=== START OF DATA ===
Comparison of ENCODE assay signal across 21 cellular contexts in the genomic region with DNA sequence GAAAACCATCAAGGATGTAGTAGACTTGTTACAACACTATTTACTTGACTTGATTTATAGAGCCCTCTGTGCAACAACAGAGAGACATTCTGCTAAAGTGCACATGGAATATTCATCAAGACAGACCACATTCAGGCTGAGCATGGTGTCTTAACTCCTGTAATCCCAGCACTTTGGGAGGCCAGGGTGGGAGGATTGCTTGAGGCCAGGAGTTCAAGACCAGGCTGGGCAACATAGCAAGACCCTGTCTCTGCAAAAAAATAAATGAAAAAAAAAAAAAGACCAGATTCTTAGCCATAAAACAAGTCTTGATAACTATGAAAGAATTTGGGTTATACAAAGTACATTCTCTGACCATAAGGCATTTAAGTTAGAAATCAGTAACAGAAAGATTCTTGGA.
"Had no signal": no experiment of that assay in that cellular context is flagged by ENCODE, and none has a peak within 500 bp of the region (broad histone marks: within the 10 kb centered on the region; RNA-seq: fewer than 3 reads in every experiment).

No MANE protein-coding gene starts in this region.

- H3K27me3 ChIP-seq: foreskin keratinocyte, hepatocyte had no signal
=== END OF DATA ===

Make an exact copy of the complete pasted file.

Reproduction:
Comparison of ENCODE assay signal across 21 cellular contexts in the genomic region with DNA sequence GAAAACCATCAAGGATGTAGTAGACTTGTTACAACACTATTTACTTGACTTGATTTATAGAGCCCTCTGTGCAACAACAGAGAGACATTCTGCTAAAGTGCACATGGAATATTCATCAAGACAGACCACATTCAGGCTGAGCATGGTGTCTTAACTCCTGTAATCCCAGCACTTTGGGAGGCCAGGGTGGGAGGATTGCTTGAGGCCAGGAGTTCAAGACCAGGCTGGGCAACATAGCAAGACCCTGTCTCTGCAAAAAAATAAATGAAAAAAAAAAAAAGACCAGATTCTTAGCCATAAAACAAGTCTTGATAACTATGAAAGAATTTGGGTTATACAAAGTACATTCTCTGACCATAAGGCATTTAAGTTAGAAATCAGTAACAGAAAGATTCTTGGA.
"Had no signal": no experiment of that assay in that cellular context is flagged by ENCODE, and none has a peak within 500 bp of the region (broad histone marks: within the 10 kb centered on the region; RNA-seq: fewer than 3 reads in every experiment).

No MANE protein-coding gene starts in this region.

- H3K27me3 ChIP-seq: foreskin keratinocyte, hepatocyte had no signal